Vascular Plants of North Carolina
Account for Coastal Plain Dawnflower - Stylisma patens   (Desrousseaux) Myint
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Section 6 » Order Solanales » Family Convolvulaceae
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Author(Desrousseaux) Myint
DistributionPresent throughout the southern half of the Coastal Plain, including the Sandhills region. Ranges barely into the southeastern Piedmont. Occurs north to Wake and Greene counties.

This is a Southern species found north only to eastern NC, and south to northern FL and west to MS.
AbundanceFairly common to common in the Sandhills and in other areas southeast to Pender and Brunswick counties. Uncommon in the northern portion of the range. It is the most numerous of the five species of Stylisma in the state.
HabitatThis is another Stylisma of sandy soil, typically in pine/scrub oak sandhills, as are S. angustifolia and S. humistrata. Of course, it also grows on sandy roadsides and other sandy clearings.
PhenologyBlooms from June to August, and fruits shortly after flowering.
IdentificationThis is a slender herbaceous vine, trailing on the ground to about 3-4' long. It has alternate and somewhat slender leaves, somewhat oblong to lanceolate, about 1-1.5" long but about 1/4" wide. From the axils grow 1-3 small flowers, on stalks around 1" long, each white flower being funnel-shaped but barely 4/5" long and across. There are several similar species, also prostrate like this. S. patens has leaves mostly about 4-6 times as long as wide, as opposed to about 7-15 times as long as wide in S. angustifolia, which has linear leaves. Also, S. patens has quite hairy sepals, whereas those of S. angustifolia are glabrous. The quite rare S. pickeringii has even narrower leaves, about 2" long but barely 1/10" wide, essentially needle-like, and usually stiffy erect; its flowers are also quite erect and have villous sepals. S. humistrata also grows in sandy places like these others but its leaves are about 1/2" wide and the flowers grow 3-7 (on average) in a cluster instead of mainly just singly. Biologists who work in the sandy parts of the southern Coastal Plain are probably familiar with all four of these and can identify each without much problem, even by the leaves. However, for many other people, you may have to collect or measure a leaf or look at the sepals or other characters to be sure. As mentioned in Abundance, this may well be the first Stylisma you encounter, particularly in the Sandhills region.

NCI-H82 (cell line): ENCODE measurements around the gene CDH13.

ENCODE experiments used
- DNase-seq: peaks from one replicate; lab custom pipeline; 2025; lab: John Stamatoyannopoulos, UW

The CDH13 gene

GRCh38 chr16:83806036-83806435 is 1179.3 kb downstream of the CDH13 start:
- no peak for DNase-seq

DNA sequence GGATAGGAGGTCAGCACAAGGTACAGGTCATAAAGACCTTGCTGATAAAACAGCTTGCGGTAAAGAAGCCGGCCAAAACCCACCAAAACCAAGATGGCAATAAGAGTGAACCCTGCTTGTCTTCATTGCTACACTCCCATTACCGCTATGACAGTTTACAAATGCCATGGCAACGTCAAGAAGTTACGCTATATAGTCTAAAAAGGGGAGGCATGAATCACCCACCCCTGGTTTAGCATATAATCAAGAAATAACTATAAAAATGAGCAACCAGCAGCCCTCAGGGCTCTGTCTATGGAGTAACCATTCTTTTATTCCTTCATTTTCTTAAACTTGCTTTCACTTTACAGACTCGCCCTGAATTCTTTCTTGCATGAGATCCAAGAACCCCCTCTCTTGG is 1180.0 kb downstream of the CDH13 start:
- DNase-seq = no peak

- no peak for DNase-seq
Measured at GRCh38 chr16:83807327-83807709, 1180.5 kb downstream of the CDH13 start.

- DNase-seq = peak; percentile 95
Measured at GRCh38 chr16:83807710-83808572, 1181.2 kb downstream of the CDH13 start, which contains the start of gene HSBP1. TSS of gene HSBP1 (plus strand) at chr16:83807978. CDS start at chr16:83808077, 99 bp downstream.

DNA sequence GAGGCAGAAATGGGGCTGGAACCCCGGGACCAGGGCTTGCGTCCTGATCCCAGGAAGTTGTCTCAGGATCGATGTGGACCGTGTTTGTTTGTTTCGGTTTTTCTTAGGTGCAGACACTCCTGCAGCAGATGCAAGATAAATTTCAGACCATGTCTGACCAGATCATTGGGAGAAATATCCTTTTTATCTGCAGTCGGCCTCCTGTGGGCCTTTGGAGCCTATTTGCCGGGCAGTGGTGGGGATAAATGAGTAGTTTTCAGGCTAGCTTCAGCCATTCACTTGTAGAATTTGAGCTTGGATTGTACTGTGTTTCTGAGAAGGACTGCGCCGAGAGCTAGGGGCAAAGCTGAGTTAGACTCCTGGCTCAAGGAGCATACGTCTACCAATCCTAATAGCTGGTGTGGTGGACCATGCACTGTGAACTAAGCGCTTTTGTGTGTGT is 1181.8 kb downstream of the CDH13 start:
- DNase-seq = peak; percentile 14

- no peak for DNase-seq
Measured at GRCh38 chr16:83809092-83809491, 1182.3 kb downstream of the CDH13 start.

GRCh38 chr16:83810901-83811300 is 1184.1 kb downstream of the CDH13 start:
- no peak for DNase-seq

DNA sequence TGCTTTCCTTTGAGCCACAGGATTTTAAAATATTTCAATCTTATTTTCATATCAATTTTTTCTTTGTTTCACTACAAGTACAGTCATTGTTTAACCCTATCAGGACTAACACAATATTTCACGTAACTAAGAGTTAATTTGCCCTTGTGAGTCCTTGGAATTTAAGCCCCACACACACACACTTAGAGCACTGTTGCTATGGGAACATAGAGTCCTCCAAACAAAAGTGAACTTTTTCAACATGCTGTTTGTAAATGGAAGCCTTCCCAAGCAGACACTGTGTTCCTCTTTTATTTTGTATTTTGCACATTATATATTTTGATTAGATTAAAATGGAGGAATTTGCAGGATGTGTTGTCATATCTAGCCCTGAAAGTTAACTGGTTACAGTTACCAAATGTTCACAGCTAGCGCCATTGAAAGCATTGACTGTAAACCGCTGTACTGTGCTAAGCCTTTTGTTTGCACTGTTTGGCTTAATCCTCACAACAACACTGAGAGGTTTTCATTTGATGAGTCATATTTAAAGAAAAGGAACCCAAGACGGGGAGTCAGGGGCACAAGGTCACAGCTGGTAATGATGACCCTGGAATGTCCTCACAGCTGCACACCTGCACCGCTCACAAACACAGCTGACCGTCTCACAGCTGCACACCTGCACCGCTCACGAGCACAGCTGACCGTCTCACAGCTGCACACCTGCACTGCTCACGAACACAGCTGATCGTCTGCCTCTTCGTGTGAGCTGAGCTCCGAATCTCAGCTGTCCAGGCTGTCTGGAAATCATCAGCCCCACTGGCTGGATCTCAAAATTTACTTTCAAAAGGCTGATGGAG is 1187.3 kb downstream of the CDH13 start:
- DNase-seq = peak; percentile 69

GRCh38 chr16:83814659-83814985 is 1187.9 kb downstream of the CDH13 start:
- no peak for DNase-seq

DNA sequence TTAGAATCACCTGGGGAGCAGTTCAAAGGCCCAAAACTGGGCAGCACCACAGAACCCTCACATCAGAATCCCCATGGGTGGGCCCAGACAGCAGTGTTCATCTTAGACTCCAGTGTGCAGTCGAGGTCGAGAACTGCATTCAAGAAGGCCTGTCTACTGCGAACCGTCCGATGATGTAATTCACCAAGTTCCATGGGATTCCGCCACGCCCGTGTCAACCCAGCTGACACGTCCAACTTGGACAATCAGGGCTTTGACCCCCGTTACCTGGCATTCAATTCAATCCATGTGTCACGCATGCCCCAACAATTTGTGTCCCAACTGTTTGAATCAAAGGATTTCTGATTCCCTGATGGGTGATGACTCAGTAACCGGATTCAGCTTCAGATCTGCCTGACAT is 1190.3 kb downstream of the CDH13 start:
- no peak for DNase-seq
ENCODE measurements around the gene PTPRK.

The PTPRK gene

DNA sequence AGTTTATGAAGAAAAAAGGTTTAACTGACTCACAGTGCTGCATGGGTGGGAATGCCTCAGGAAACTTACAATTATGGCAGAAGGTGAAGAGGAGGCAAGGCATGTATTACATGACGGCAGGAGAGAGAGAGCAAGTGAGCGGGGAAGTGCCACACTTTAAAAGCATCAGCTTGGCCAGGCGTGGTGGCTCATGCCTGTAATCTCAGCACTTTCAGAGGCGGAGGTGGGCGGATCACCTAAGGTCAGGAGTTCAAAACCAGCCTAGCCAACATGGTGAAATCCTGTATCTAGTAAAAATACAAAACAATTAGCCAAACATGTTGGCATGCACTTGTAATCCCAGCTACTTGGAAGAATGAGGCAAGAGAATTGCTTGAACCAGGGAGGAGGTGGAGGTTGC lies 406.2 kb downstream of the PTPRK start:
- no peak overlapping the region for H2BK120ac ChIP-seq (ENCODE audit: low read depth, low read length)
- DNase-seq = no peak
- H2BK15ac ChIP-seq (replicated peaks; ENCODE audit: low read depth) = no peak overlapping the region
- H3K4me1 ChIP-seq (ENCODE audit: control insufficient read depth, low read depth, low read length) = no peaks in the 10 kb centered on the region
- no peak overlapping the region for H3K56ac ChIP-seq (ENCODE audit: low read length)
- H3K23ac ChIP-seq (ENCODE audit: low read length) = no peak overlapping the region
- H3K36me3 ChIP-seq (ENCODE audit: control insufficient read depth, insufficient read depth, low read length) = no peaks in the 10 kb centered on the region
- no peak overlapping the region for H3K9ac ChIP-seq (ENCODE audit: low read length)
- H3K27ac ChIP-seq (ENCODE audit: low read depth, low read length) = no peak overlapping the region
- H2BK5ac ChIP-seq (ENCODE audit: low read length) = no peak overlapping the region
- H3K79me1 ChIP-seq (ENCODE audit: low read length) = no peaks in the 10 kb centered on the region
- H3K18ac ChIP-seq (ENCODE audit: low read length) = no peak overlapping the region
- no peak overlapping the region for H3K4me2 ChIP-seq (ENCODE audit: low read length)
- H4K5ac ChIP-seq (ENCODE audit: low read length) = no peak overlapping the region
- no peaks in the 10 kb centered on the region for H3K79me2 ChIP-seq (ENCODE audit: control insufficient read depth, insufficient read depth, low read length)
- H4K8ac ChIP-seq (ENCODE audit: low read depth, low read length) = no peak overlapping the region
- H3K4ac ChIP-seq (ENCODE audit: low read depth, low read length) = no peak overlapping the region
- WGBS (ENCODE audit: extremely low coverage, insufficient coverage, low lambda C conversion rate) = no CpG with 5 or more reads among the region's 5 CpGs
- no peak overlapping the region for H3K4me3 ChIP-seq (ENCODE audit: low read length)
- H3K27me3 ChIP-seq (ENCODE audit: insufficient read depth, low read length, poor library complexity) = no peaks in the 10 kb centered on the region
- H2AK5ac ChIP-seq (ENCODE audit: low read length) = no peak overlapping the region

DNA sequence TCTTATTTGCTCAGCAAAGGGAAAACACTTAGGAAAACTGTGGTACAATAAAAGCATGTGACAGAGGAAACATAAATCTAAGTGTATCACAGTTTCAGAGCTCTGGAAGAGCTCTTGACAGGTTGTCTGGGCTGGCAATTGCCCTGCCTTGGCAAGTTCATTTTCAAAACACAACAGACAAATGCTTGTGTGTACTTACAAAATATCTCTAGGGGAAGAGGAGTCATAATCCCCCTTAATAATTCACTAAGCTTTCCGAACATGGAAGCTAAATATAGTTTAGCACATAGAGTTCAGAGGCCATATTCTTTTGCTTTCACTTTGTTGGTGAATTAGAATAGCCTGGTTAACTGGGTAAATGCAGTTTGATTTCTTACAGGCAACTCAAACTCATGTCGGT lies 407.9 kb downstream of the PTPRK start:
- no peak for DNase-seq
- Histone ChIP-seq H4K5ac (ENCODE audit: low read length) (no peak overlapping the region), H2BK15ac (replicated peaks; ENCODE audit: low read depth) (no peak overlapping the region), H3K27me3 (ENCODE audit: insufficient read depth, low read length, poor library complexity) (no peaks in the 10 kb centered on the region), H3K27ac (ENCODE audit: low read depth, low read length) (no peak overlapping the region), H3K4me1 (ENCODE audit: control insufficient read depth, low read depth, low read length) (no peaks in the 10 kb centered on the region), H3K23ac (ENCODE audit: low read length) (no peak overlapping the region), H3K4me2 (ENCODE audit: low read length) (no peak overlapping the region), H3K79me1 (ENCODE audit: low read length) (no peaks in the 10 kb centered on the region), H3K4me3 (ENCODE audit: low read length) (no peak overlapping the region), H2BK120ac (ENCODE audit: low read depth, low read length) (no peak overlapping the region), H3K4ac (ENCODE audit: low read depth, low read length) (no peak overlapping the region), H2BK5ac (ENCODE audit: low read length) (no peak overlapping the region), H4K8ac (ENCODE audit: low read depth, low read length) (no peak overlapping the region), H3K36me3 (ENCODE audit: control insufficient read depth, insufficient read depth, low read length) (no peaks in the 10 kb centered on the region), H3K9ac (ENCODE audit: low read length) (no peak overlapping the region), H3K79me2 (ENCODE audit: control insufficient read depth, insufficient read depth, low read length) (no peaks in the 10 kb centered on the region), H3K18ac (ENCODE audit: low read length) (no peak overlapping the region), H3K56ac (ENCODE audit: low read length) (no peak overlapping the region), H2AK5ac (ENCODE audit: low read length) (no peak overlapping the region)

Taxonomic CommentsSome botanists have moved S. angustifolia out from this species. Others still retain the latter as a subspecies or variety, however. All Stylisma species were formerly named as Bonamia species.

Other Common Name(s)Common Dawnflower, Sandhill Dawnflower, Sandhill Morning-glory
State RankS4
Global RankG5T3T5 [G3G5]
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